The Critzer family has been farming in Nelson County, in central Virginia, since the Revolutionary War. “We stand behind a five-generation commitment to leave the land and community better than when we found it,” say Whitney and Rosemary Critzer, the farm’s current stewards.
The Critzers and their team of farmhands plant, tend, and harvest an assortment of fruits, vegetables, and flowers that are available at farm stands and through a thriving pick-your-own operation. But today, thanks to a partnership with the Charlottesville-based nonprofit Local Food Hub, their produce can also be found in public schools, hospitals, and restaurants across the region.
Local Food Hub opened its doors in 2009 with a mission to fix a broken food system by reconnecting local farmers, families, and food grown close to home. While food aggregation and distribution is at the crux of Local Food Hub’s operations, the organization does much more, focusing on farmer education, community outreach, and equal access to local food. Together, these programs support economic development, job creation, community health, and farmland preservation.
Local Food Hub believes that small, family farms should be able to sell their produce to large, wholesale markets—and that hospitals, restaurants, public schools, and grocery stores should be able to serve more local food. In the past, small farms have been locked out of these markets because of missing infrastructure, delivery minimums, insurance requirements, and lack of time. Meanwhile, local institutions and businesses have not always been able to access a consistent supply of local fruits and vegetables.
To address these issues, Local Food Hub operates a warehouse that serves as a drop-off point for fruit, vegetables, meat, eggs, and value-added products grown by more than 75 partnering farms. The group’s sales team works with customers to incorporate local, seasonal food into their menus, inventory, and product offerings. Using a refrigerated truck and van, the organization delivers this produce five days a week, seamlessly moving food from farm to hub to wholesale customer.
Since its start, Local Food Hub has sold more than $1.2 million worth of local food to more than 150 local institutions, including 52 schools.
During the winter months, Local Food Hub conducts production-planning sessions with farmers to determine crop selection, planting schedules, and price ranges. This planning is based on the needs of buyers and enables farmers to start the year with a guaranteed market and price for their food. Production guides, growing specifications, farm visits, and training sessions round out these services.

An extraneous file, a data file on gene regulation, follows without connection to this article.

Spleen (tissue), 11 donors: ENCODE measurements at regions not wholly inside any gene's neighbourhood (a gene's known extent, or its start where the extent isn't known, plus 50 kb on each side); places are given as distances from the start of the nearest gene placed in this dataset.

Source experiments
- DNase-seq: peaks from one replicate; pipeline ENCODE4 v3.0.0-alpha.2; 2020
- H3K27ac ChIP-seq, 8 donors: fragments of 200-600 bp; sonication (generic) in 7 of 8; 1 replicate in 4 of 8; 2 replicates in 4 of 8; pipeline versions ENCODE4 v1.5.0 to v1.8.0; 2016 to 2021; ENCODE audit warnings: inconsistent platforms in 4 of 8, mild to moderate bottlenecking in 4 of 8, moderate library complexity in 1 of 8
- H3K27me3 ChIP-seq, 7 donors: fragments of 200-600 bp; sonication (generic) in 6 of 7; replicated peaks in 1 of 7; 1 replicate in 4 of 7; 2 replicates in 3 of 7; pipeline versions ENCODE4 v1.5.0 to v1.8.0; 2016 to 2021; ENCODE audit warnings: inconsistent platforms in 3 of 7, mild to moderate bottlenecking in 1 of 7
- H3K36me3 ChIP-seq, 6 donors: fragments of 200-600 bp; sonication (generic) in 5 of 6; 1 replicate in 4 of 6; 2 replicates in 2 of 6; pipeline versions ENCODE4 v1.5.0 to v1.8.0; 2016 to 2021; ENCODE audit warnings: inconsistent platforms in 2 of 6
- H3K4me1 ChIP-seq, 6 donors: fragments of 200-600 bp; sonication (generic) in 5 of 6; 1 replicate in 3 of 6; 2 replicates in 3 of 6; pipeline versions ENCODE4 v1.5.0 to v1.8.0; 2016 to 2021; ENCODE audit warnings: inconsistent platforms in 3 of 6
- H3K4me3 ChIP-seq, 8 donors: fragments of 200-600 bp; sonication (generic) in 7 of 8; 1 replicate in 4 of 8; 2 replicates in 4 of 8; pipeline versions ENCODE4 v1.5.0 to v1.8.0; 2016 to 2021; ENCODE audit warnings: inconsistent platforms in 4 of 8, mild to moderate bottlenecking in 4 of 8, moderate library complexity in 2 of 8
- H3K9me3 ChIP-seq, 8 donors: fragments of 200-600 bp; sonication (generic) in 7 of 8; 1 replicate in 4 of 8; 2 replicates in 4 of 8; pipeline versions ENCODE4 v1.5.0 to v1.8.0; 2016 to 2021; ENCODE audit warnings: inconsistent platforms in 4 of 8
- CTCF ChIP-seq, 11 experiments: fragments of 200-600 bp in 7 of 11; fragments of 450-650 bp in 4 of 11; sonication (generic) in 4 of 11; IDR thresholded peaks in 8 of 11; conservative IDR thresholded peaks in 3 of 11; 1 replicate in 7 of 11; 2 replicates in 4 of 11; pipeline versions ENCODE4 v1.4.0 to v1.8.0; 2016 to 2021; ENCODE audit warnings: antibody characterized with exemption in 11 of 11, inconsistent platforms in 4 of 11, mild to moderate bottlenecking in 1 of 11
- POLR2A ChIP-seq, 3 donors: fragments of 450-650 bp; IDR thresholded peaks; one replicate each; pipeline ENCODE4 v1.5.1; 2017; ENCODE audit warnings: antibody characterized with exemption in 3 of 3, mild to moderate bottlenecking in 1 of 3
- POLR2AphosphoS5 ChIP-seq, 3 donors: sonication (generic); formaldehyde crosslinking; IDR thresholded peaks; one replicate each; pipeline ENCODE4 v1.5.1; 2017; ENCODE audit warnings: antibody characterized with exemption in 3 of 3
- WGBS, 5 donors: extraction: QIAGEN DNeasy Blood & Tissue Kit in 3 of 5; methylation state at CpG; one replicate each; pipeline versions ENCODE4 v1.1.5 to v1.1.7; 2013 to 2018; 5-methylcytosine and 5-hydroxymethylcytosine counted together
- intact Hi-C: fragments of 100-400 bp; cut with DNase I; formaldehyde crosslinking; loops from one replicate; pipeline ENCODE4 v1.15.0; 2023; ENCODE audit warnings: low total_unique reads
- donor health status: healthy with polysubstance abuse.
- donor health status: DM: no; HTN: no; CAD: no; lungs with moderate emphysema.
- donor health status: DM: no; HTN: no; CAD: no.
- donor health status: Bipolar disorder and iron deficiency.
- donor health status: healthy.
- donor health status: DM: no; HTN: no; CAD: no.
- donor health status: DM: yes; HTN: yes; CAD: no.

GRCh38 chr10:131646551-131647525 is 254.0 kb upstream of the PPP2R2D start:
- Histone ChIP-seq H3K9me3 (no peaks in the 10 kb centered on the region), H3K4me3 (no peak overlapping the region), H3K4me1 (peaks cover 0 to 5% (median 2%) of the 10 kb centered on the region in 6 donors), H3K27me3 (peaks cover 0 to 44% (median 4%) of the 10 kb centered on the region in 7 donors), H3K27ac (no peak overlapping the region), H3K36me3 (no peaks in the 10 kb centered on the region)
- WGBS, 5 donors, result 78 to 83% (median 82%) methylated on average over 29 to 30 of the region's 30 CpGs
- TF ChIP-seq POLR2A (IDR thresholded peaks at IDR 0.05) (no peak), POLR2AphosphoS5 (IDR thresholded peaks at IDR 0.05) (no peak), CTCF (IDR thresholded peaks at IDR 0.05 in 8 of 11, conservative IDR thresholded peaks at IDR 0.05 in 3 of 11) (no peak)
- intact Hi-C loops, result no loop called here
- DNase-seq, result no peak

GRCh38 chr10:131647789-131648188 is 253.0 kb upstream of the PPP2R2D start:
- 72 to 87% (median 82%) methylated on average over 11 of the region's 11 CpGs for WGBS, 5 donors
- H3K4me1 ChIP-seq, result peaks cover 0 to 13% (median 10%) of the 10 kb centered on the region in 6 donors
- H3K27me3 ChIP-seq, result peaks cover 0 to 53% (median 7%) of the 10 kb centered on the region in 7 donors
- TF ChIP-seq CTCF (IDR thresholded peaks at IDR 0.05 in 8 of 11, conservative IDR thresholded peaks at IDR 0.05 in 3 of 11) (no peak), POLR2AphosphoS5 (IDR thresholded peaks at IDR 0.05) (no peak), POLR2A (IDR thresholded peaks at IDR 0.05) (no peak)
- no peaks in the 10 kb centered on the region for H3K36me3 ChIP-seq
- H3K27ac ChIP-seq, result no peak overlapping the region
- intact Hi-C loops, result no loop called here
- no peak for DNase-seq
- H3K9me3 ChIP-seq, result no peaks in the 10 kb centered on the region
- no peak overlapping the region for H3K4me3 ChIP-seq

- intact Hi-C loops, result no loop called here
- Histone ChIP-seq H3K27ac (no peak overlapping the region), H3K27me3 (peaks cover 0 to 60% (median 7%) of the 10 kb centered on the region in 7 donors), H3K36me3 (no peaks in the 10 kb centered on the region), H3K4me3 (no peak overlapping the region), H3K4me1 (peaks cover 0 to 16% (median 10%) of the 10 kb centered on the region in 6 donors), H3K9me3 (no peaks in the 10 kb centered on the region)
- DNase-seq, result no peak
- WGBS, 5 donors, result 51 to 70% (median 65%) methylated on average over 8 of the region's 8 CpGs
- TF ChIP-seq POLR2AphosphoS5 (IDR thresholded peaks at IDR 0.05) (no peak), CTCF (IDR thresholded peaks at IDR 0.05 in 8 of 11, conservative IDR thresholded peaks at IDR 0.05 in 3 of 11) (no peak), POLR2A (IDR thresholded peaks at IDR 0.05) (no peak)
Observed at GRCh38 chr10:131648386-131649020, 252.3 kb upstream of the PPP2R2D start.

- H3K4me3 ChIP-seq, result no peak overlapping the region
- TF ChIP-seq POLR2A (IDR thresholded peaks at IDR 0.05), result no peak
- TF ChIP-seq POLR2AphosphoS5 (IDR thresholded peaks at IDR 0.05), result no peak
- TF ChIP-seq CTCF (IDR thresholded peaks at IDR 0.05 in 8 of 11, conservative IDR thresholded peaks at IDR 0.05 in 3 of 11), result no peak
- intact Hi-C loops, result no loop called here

Meanwhile, Local Food Hub’s 70-acre, certified organic educational farm, provided through a generous donation, has enabled the organization to supplement its food distribution efforts with farmer outreach, training, and educational programming. The farm serves as a hands-on demonstration site for new farming techniques, workshops, crop trials, and season-extension methods that Local Food Hub then shares with its partner producers.
More than seven acres of land are under cultivation with a range of annual and perennial fruits and vegetables. Much of this food goes directly back into the organization’s distribution system, but a full 25 percent is donated to food banks and hunger programs in the region.
Labor on the educational farm is provided through a partnership with the International Rescue Committee. Refugee farmers with agricultural backgrounds are employed by Local Food Hub and trained in organic farming methods. This program prepares them to eventually find jobs on other area farms, supporting the growth of new and established farmers in the region.
Finally, community engagement and participation is critical to Local Food Hub’s mission. Through its Farm to School program, Local Food Hub provides a range of fresh fruits and vegetables for lunch and snack programs. Field trips, volunteer projects, and school visits ensure that students learn the value of farming and healthy food choices. A Pop-Up Market program brings fresh, healthy food directly to underserved locations. And Local Food Hub has donated more than 130,000 pounds of produce to food banks, soup kitchens, and non-profit organizations.
Food hubs are popping up all over the nation. Each one is unique to its region and its community, but they all share the same goal: bringing home the economic, health, and environmental benefits of eating fresh, local, delicious food.
Kristen Suokko is Board Chair, and Emily Manley is Communications Director, of the Charlottesville, Virginia-based Local Food Hub.